The EIBF 2013 programme

It’s not exactly a bad programme this year. It’s not exactly short on authors, either. I’ve probably missed a few, seeing as I have only browsed the pdf  in a hasty fashion, but even so, were it not for the fact that I actually know I am unable to cover the full two and a half weeks of the Edinburgh International Book Festival, I’d sign up for the complete works. Again.

I’d been thinking a weekend. Maybe a longish weekend, but no more than four days. But which longish weekend? And what about the fantastic midweek offerings?

This is going to be an easy post to write! I could simply list authors, one after the other. But that would be boring.

For the time being I will not cover the adult writers, although I noticed Salman Rushdie is coming. Roddy Doyle. And Patrick Ness is an adult this time.

So, first weekend ‘as usual’ we have Meg Rosoff, as well as her stable (yeah, right…) mates Eoin Colfer and Cathy Cassidy. Anne Fine, Tommy Donbavand, Helena Pielichaty, Linda Strachan, Andy Mulligan. Carnegie winner Sally Gardner. Obvious choice. First weekend it will be.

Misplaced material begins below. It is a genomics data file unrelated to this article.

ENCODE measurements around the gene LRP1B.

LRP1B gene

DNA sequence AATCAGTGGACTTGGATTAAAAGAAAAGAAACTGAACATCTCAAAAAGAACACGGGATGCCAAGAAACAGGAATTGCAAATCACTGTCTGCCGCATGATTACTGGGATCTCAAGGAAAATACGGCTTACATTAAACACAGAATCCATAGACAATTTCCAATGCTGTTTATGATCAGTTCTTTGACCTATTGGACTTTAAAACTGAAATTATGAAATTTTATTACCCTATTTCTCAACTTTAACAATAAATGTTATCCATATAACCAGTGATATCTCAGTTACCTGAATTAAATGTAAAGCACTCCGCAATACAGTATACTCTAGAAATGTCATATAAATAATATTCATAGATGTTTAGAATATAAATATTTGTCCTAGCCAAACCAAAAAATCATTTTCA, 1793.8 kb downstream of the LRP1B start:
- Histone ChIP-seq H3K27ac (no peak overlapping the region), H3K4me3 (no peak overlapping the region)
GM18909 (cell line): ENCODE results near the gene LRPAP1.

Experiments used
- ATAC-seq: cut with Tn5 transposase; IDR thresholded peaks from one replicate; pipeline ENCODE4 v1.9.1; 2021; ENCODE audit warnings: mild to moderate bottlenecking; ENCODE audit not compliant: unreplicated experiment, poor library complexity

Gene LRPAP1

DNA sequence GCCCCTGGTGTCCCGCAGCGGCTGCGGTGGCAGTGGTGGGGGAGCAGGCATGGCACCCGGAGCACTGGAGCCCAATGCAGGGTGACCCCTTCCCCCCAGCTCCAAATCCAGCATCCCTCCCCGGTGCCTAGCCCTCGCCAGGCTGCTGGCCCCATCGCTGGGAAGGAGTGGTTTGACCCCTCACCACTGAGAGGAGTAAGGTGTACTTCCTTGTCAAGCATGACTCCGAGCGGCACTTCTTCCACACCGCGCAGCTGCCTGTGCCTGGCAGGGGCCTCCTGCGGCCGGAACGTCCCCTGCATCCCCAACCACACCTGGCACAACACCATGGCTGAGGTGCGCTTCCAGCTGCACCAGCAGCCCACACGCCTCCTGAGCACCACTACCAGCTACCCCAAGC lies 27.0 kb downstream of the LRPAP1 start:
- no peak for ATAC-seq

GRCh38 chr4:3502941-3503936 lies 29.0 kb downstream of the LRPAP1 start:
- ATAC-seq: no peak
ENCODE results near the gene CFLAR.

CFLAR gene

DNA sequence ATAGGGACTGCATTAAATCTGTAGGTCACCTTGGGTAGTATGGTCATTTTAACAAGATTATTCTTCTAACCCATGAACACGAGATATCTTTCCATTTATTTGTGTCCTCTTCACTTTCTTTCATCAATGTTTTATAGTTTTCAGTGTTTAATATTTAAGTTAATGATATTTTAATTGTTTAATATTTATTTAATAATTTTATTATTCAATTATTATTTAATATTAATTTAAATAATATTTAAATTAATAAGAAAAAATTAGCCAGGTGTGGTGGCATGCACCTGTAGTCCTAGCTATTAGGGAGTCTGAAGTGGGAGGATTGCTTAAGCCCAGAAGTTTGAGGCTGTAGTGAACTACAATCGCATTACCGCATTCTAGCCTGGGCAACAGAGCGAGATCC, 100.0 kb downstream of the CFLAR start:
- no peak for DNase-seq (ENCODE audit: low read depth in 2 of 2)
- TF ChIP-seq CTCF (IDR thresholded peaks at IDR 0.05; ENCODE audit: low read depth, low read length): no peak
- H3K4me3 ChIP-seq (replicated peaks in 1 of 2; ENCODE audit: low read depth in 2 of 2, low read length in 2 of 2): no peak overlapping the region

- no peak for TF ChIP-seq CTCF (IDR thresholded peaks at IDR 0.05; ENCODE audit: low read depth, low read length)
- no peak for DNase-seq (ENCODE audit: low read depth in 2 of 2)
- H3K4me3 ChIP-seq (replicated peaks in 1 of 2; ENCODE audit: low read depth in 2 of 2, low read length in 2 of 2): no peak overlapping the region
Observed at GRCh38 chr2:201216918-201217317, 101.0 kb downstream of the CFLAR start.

Meg Rosoff

On the other hand, during the week when it grows a little quieter we have Elizabeth Wein. Hmm. Debi Gliori with Tobermory Cat. Nicola Morgan. Lari Don and Vivian French. Damien M Love. Well, that would be good!

But Elen Caldecott is someone I’ve always missed. She’s there the second weekend. It will have to be the middle weekend. Charlie Fletcher, Teresa Breslin and Eleanor Updale, Jon Mayhew and Darren Shan. Need I say more? OK, Tom Palmer, Chae Strathie. Melvin Burgess. Keith Gray.

Jonathan Stroud has a new book coming, which I like the look of. And he’s there the second week. So are Julie Bertagna and Teri Terry, and Daniel Hahn is talking translation. That is interesting.